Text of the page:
The device killed Mohammad Aliyas Dayee – who worked for the Pashto-language service of Radio Azadi, the Afghan offshoot of Radio Free Europe/Radio Liberty (RFE/RL) – in Lashkargah, the capital of Helmand province. His injured brother, Mojtaba Mohammadi, works for Deutsche Welle, the German public broadcaster.
Aged 32, Dayee had worked for the US government-funded RFE/RL since 2008. he was the father of a little girl.
“This shocking action must not go unpunished and must not recur,” said Reza Moïni, the head of RSF’s Iran-Afghanistan desk. “A fully transparent investigation is needed to identify and punish those responsible for this targeted bombing. And it is not just the Afghan state, police and security services that must do everything possible to protect journalists and media. The international community must also take all necessary measures to protect journalists who are brave enough to work for international and local media.”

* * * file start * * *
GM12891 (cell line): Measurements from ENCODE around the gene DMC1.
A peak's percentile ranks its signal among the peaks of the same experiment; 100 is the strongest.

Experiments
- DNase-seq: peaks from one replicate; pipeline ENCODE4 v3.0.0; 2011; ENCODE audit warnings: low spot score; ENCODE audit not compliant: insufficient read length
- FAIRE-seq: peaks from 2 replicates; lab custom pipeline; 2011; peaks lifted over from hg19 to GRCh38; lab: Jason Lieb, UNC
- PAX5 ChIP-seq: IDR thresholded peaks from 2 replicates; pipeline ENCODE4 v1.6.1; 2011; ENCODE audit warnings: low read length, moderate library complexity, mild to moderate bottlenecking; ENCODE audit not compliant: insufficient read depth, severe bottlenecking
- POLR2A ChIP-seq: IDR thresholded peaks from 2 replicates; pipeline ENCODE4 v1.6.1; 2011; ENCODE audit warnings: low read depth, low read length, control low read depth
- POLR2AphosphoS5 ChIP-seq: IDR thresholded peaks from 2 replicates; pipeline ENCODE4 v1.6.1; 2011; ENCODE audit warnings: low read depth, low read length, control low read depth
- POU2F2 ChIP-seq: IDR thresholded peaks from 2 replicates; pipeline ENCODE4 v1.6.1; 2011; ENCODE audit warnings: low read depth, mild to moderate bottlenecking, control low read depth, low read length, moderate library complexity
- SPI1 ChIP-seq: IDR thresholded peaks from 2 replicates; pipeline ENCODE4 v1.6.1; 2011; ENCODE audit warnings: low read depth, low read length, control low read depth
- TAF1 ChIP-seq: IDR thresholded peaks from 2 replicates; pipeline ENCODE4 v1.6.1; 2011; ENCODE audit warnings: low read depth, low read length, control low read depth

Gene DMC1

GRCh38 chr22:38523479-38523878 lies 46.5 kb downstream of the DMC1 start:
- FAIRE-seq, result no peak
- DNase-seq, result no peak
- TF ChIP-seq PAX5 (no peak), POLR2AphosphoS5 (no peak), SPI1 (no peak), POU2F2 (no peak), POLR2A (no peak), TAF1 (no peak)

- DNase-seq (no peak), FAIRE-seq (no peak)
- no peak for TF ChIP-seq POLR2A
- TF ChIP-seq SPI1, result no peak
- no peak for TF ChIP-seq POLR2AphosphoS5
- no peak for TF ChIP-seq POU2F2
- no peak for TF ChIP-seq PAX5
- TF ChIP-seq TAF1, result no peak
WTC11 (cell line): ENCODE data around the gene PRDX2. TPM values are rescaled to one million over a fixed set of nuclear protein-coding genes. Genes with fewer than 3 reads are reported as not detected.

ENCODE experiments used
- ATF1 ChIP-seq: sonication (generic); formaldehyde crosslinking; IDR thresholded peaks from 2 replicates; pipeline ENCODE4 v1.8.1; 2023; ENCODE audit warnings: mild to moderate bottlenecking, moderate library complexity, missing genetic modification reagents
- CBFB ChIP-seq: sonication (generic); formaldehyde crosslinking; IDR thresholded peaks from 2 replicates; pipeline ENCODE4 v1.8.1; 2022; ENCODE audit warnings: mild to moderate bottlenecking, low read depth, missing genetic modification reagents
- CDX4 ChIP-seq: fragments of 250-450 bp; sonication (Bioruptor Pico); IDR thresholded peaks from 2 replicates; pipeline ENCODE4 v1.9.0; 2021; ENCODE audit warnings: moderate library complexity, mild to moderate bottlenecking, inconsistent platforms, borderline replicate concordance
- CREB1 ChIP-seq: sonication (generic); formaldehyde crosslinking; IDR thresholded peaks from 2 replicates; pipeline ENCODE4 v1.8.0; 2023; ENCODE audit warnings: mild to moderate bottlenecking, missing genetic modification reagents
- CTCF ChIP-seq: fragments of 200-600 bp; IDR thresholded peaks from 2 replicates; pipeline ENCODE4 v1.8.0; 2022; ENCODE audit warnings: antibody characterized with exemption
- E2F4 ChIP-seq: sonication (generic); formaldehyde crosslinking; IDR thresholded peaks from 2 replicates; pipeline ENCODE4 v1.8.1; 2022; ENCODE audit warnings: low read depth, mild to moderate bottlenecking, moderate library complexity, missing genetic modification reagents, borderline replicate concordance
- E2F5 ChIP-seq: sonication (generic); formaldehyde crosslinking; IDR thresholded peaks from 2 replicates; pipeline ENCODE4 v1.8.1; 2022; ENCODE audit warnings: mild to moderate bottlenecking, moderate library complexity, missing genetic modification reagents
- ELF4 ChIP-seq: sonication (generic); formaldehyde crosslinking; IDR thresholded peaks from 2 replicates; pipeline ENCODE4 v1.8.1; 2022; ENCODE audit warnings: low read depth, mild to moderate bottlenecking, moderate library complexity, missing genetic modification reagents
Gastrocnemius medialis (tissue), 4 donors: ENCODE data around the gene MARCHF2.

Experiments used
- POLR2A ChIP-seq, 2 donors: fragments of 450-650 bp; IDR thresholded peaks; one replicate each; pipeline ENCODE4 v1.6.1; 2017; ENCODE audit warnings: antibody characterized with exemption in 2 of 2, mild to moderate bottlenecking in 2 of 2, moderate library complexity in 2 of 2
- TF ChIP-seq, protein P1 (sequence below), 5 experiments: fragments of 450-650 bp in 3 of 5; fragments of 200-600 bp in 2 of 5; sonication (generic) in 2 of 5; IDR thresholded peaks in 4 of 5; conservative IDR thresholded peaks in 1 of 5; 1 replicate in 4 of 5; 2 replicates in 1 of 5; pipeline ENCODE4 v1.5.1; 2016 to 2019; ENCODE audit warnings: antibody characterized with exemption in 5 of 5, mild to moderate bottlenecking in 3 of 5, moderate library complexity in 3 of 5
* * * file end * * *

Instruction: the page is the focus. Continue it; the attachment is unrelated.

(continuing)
Both brothers worked for media outlets that are well-known and supported by the international community. RFE/RL journalists have for years been regarded as “spies” by Afghanistan’s various armed non-state groups including the Taliban.
Taliban spokesman Zabiholah Mojahed denied any Taliban role in this bombing the next day. But posts on several pro-Taliban social media accounts hailed “the death of a spy for the United States.”
RSF condemns the government’s inaction and the international community’s indifference, which in its view have contributed to the increase in the climate of terror in Afghanistan – terror targeting civil society activists, political actors and the military as well as journalists. RSF has registered at least 20 threats against journalists and media since the start of the year.
Afghanistan is ranked 122nd out of 180 countries in RSF's 2020 World Press Freedom Index.